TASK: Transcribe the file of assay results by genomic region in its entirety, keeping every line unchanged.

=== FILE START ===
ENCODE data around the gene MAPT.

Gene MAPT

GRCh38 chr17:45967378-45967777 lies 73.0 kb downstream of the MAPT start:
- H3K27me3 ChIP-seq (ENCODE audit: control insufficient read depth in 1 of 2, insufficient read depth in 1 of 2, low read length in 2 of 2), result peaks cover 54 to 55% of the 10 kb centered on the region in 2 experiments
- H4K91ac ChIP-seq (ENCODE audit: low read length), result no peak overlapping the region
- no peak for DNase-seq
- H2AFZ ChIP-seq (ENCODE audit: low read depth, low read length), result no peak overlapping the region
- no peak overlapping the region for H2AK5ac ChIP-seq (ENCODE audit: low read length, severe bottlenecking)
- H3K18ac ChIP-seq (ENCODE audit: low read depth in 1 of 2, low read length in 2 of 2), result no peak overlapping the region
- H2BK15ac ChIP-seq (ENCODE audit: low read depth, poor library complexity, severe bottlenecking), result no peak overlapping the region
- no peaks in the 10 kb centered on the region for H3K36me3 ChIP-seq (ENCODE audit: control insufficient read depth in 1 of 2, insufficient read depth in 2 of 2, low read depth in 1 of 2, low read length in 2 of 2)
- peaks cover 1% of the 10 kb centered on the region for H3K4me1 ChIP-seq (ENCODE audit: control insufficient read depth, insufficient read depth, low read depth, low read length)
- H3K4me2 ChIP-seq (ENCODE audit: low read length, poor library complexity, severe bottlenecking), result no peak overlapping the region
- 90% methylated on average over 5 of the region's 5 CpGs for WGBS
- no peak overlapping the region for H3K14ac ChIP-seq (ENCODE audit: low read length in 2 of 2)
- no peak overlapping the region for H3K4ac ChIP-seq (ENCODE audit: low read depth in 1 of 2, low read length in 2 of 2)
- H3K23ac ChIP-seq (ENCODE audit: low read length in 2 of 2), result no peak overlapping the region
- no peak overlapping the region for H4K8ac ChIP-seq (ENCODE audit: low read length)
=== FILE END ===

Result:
ENCODE data around the gene MAPT.

Gene MAPT

GRCh38 chr17:45967378-45967777 lies 73.0 kb downstream of the MAPT start:
- H3K27me3 ChIP-seq (ENCODE audit: control insufficient read depth in 1 of 2, insufficient read depth in 1 of 2, low read length in 2 of 2), result peaks cover 54 to 55% of the 10 kb centered on the region in 2 experiments
- H4K91ac ChIP-seq (ENCODE audit: low read length), result no peak overlapping the region
- no peak for DNase-seq
- H2AFZ ChIP-seq (ENCODE audit: low read depth, low read length), result no peak overlapping the region
- no peak overlapping the region for H2AK5ac ChIP-seq (ENCODE audit: low read length, severe bottlenecking)
- H3K18ac ChIP-seq (ENCODE audit: low read depth in 1 of 2, low read length in 2 of 2), result no peak overlapping the region
- H2BK15ac ChIP-seq (ENCODE audit: low read depth, poor library complexity, severe bottlenecking), result no peak overlapping the region
- no peaks in the 10 kb centered on the region for H3K36me3 ChIP-seq (ENCODE audit: control insufficient read depth in 1 of 2, insufficient read depth in 2 of 2, low read depth in 1 of 2, low read length in 2 of 2)
- peaks cover 1% of the 10 kb centered on the region for H3K4me1 ChIP-seq (ENCODE audit: control insufficient read depth, insufficient read depth, low read depth, low read length)
- H3K4me2 ChIP-seq (ENCODE audit: low read length, poor library complexity, severe bottlenecking), result no peak overlapping the region
- 90% methylated on average over 5 of the region's 5 CpGs for WGBS
- no peak overlapping the region for H3K14ac ChIP-seq (ENCODE audit: low read length in 2 of 2)
- no peak overlapping the region for H3K4ac ChIP-seq (ENCODE audit: low read depth in 1 of 2, low read length in 2 of 2)
- H3K23ac ChIP-seq (ENCODE audit: low read length in 2 of 2), result no peak overlapping the region
- no peak overlapping the region for H4K8ac ChIP-seq (ENCODE audit: low read length)